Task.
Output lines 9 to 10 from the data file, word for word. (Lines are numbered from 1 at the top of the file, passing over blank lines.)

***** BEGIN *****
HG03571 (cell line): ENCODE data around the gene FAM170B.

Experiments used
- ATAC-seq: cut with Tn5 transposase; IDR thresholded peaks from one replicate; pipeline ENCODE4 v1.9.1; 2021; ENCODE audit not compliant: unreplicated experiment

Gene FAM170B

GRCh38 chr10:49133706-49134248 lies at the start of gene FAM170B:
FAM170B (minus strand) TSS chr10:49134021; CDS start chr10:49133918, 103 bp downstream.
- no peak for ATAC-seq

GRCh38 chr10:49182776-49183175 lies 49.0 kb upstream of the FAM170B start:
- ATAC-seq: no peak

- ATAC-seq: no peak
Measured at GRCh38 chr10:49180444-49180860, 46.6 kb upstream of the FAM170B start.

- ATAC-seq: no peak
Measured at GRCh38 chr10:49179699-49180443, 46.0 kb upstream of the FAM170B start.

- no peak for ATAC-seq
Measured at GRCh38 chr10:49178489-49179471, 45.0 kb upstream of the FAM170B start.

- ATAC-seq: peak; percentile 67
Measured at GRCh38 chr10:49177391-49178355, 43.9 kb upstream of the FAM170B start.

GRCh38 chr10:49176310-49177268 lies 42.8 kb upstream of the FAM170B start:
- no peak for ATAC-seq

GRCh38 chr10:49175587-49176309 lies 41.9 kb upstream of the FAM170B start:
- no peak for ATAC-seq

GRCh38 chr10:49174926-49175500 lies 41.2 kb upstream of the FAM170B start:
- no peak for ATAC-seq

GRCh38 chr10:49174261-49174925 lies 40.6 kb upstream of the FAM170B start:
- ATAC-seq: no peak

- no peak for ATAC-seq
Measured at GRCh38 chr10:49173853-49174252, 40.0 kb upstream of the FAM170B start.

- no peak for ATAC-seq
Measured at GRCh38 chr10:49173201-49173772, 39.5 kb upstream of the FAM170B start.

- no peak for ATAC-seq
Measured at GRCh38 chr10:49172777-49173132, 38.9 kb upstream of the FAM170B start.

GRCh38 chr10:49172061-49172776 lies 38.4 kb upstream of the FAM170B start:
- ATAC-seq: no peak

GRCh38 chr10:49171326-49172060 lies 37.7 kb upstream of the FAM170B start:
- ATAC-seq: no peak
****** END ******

- ATAC-seq: no peak

- ATAC-seq: no peak